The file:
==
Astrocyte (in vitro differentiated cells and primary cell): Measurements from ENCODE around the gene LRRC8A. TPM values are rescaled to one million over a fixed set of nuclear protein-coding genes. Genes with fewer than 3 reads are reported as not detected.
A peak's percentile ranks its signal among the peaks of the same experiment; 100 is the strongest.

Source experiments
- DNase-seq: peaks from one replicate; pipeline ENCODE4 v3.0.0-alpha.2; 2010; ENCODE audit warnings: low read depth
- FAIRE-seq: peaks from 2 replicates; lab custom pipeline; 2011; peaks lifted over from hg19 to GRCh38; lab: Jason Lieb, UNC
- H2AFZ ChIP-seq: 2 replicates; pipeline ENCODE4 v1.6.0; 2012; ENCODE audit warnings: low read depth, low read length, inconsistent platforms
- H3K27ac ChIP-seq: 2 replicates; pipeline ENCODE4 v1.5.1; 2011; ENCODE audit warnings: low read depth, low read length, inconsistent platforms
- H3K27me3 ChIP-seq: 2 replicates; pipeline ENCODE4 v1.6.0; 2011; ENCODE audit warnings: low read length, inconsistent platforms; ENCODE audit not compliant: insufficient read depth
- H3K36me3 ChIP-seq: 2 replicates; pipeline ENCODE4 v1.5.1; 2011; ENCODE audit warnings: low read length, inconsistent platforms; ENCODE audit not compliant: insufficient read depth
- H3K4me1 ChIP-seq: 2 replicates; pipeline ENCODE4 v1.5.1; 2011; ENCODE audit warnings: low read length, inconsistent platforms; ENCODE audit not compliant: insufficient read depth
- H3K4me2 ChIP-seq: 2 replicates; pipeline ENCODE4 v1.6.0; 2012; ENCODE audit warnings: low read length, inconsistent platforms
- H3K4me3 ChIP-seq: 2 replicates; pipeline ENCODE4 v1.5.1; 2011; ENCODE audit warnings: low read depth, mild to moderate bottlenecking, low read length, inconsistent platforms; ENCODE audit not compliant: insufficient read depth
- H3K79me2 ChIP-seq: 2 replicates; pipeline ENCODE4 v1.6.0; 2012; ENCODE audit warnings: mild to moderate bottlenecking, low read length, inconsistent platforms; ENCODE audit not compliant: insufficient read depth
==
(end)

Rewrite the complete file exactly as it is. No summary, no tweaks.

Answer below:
Astrocyte (in vitro differentiated cells and primary cell): Measurements from ENCODE around the gene LRRC8A. TPM values are rescaled to one million over a fixed set of nuclear protein-coding genes. Genes with fewer than 3 reads are reported as not detected.
A peak's percentile ranks its signal among the peaks of the same experiment; 100 is the strongest.

Source experiments
- DNase-seq: peaks from one replicate; pipeline ENCODE4 v3.0.0-alpha.2; 2010; ENCODE audit warnings: low read depth
- FAIRE-seq: peaks from 2 replicates; lab custom pipeline; 2011; peaks lifted over from hg19 to GRCh38; lab: Jason Lieb, UNC
- H2AFZ ChIP-seq: 2 replicates; pipeline ENCODE4 v1.6.0; 2012; ENCODE audit warnings: low read depth, low read length, inconsistent platforms
- H3K27ac ChIP-seq: 2 replicates; pipeline ENCODE4 v1.5.1; 2011; ENCODE audit warnings: low read depth, low read length, inconsistent platforms
- H3K27me3 ChIP-seq: 2 replicates; pipeline ENCODE4 v1.6.0; 2011; ENCODE audit warnings: low read length, inconsistent platforms; ENCODE audit not compliant: insufficient read depth
- H3K36me3 ChIP-seq: 2 replicates; pipeline ENCODE4 v1.5.1; 2011; ENCODE audit warnings: low read length, inconsistent platforms; ENCODE audit not compliant: insufficient read depth
- H3K4me1 ChIP-seq: 2 replicates; pipeline ENCODE4 v1.5.1; 2011; ENCODE audit warnings: low read length, inconsistent platforms; ENCODE audit not compliant: insufficient read depth
- H3K4me2 ChIP-seq: 2 replicates; pipeline ENCODE4 v1.6.0; 2012; ENCODE audit warnings: low read length, inconsistent platforms
- H3K4me3 ChIP-seq: 2 replicates; pipeline ENCODE4 v1.5.1; 2011; ENCODE audit warnings: low read depth, mild to moderate bottlenecking, low read length, inconsistent platforms; ENCODE audit not compliant: insufficient read depth
- H3K79me2 ChIP-seq: 2 replicates; pipeline ENCODE4 v1.6.0; 2012; ENCODE audit warnings: mild to moderate bottlenecking, low read length, inconsistent platforms; ENCODE audit not compliant: insufficient read depth